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How To Clean A Fabric Headboard

How To Clean A Fabric Headboard

Have you ever wondered what could live on your headboard? We spend around a third of our lives in bed and, hopefully, regularly clean our bedding, but our time cleaning our headboards could fall by the wayside. Well, if you are not sleeping on it, it's fine… right? Wrong.

Our beds can harbour up to 10 million dust mites. Pillows over two years old have up to a third of their weight made up of dust mites and droppings. That's not to mention the bacteria that builds up from moisture in your bedroom, as well as from your face and the drool from your pillow – which can all be transferred to your headboard.

When you think about it, our headboards could be the silent enemy of our sleep and health. To find out, we analysed how dirty our headboards get and how that can impact sleep. We've also put together some top cleaning and care tips to help you keep your bed, especially a divan bed and headboard , looking their best at all times. From upholstered headboards to velvet options, here are the best ways to clean a fabric headboard.

53% of people have never cleaned their headboard

We conducted a poll to analyse how many people have cleaned their headboards, asking if they have ever done so a couple of times a year, monthly or weekly. Resoundingly, 'never' was the most common answer, meaning millions of homes could harbour harmful bacteria on their headboards.

30% of people cleaned their headboards a 'couple of times a year', which is still not enough when looking at what can get onto your bed. However, we have all the insight into keeping on top of cleaning your headboard.

Dirty headboard

How does my headboard get dirty?

Headboards are used daily. From resting against them when reading or watching TV in your bedroom to providing a resting place for your pillows . But, as they are used daily, they can also pick up dirt - more so than you might realise.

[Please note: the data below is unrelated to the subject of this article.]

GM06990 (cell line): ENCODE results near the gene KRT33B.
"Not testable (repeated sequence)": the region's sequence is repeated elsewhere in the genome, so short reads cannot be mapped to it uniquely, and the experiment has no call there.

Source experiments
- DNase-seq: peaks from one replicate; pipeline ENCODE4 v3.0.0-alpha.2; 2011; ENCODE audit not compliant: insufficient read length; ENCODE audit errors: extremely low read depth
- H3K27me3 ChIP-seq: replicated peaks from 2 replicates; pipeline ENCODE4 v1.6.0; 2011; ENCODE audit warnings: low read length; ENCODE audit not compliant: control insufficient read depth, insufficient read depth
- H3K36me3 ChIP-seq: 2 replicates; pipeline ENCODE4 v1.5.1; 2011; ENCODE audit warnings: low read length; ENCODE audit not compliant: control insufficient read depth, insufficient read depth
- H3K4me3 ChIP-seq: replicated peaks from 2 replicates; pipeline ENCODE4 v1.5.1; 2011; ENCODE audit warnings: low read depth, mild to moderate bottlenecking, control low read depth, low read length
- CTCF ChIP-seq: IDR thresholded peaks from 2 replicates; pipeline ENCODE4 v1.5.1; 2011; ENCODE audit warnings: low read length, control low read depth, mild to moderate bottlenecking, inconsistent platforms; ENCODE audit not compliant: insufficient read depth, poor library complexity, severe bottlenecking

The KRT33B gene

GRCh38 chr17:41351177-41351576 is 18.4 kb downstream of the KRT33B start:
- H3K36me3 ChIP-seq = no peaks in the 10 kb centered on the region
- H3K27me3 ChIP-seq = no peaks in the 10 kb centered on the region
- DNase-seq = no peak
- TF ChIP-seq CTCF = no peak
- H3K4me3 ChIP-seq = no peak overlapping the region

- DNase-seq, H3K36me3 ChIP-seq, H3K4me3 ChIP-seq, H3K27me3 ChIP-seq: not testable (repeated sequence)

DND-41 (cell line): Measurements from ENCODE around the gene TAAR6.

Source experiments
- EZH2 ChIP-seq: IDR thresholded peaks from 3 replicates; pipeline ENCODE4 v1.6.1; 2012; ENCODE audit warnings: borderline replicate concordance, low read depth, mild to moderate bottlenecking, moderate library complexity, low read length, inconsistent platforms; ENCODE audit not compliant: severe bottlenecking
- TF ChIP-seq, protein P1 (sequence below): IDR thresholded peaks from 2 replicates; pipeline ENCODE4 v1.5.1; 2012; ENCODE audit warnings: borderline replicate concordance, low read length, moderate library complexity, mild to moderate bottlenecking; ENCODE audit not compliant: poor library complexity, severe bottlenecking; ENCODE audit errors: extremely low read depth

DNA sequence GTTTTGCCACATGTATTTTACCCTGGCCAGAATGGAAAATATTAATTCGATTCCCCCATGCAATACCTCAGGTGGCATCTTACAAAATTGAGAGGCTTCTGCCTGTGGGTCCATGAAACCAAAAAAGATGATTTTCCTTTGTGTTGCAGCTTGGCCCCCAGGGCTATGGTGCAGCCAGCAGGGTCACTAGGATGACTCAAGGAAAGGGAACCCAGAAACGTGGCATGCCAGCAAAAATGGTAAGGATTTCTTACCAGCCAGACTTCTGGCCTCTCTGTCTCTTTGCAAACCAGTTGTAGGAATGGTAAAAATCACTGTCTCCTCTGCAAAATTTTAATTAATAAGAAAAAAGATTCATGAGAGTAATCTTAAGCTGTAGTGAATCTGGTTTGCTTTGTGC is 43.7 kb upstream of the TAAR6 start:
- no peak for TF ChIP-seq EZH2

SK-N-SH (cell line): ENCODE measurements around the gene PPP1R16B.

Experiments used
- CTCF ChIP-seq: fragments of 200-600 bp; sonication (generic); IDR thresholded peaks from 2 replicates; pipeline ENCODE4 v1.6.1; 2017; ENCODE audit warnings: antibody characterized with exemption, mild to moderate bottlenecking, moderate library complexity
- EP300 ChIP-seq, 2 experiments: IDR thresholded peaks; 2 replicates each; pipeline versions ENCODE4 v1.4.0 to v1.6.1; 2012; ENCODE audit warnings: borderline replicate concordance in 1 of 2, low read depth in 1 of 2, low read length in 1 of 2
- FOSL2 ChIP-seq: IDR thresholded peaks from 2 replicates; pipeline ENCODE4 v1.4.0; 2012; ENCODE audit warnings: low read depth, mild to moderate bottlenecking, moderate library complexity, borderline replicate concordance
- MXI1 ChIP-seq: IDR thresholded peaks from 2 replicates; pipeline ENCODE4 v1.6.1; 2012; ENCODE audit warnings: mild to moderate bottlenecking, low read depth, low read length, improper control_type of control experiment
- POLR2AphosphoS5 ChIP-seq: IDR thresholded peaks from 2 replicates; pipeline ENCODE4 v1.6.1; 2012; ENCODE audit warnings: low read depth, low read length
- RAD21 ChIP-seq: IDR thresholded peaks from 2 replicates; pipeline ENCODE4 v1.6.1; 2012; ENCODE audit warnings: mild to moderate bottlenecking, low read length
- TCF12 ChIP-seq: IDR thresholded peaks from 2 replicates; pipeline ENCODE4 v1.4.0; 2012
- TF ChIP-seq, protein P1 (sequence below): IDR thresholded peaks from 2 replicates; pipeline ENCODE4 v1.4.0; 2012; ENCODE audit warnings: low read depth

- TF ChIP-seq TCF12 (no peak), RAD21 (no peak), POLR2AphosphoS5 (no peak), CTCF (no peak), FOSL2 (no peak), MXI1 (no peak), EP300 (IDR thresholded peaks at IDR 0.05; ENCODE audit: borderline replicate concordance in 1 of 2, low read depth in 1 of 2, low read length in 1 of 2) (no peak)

Pillows can harbour millions of dust mites

Hundreds of dust mites can live in just one gram of dust. And if you think about it, when was the last time you cleaned or even replaced your pillow? Our data from our bedding calculator revealed that one-third of people had their pillows for longer than two years. The longer you keep your pillow and don't wash it, the more dust mites can gather.

But what can dust mites do if left in your headboard - an area that isn't typically cleaned as much as bedding? Studies have found that early-life exposure to dust mites was associated with wheezing in children up to 12 months and asthma developing from 12-36 months old. Minor allergies to dust mites can also result in a runny nose and other symptoms that can impact the ability to sleep.

17% of people have had their pillow more than double the recommended time

Dust mites and their droppings make up to around a third of the weight of pillows over two years old, meaning 17% of the population are sleeping on millions of dust mites that can transfer to your headboard.

The average mite lives for around three months, so as your pillow gets older, the mites multiply, numbering millions. One study also found fungi across pillows older than one and a half to two years, which pose particular problems for people with respiratory issues. This can also lead to further sleep disturbances if you suffer from the likes of sleep apnoea.